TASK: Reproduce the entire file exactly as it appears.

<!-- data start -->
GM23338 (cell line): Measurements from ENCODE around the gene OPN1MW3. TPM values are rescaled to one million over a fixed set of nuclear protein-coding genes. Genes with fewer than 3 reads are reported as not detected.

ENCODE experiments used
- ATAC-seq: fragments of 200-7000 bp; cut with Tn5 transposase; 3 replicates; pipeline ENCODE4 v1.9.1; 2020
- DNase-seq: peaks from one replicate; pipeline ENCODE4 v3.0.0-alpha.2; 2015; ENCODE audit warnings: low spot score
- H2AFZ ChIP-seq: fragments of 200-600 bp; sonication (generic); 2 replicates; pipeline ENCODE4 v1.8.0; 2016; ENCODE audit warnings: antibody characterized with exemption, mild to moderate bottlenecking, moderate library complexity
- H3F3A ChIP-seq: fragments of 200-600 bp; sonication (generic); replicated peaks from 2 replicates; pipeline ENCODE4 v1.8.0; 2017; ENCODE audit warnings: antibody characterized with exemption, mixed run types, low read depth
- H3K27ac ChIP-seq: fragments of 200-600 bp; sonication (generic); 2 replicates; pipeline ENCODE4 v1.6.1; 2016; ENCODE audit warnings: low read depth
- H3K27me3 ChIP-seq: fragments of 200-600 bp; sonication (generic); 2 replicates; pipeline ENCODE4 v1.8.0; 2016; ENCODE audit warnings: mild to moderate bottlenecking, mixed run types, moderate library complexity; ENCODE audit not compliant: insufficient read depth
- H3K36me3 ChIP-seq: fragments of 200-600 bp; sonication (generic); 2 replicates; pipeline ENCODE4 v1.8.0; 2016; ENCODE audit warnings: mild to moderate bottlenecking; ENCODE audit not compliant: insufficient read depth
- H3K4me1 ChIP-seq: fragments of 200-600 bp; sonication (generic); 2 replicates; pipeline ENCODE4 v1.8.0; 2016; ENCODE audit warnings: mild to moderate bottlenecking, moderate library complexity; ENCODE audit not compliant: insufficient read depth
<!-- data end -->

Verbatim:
GM23338 (cell line): Measurements from ENCODE around the gene OPN1MW3. TPM values are rescaled to one million over a fixed set of nuclear protein-coding genes. Genes with fewer than 3 reads are reported as not detected.

ENCODE experiments used
- ATAC-seq: fragments of 200-7000 bp; cut with Tn5 transposase; 3 replicates; pipeline ENCODE4 v1.9.1; 2020
- DNase-seq: peaks from one replicate; pipeline ENCODE4 v3.0.0-alpha.2; 2015; ENCODE audit warnings: low spot score
- H2AFZ ChIP-seq: fragments of 200-600 bp; sonication (generic); 2 replicates; pipeline ENCODE4 v1.8.0; 2016; ENCODE audit warnings: antibody characterized with exemption, mild to moderate bottlenecking, moderate library complexity
- H3F3A ChIP-seq: fragments of 200-600 bp; sonication (generic); replicated peaks from 2 replicates; pipeline ENCODE4 v1.8.0; 2017; ENCODE audit warnings: antibody characterized with exemption, mixed run types, low read depth
- H3K27ac ChIP-seq: fragments of 200-600 bp; sonication (generic); 2 replicates; pipeline ENCODE4 v1.6.1; 2016; ENCODE audit warnings: low read depth
- H3K27me3 ChIP-seq: fragments of 200-600 bp; sonication (generic); 2 replicates; pipeline ENCODE4 v1.8.0; 2016; ENCODE audit warnings: mild to moderate bottlenecking, mixed run types, moderate library complexity; ENCODE audit not compliant: insufficient read depth
- H3K36me3 ChIP-seq: fragments of 200-600 bp; sonication (generic); 2 replicates; pipeline ENCODE4 v1.8.0; 2016; ENCODE audit warnings: mild to moderate bottlenecking; ENCODE audit not compliant: insufficient read depth
- H3K4me1 ChIP-seq: fragments of 200-600 bp; sonication (generic); 2 replicates; pipeline ENCODE4 v1.8.0; 2016; ENCODE audit warnings: mild to moderate bottlenecking, moderate library complexity; ENCODE audit not compliant: insufficient read depth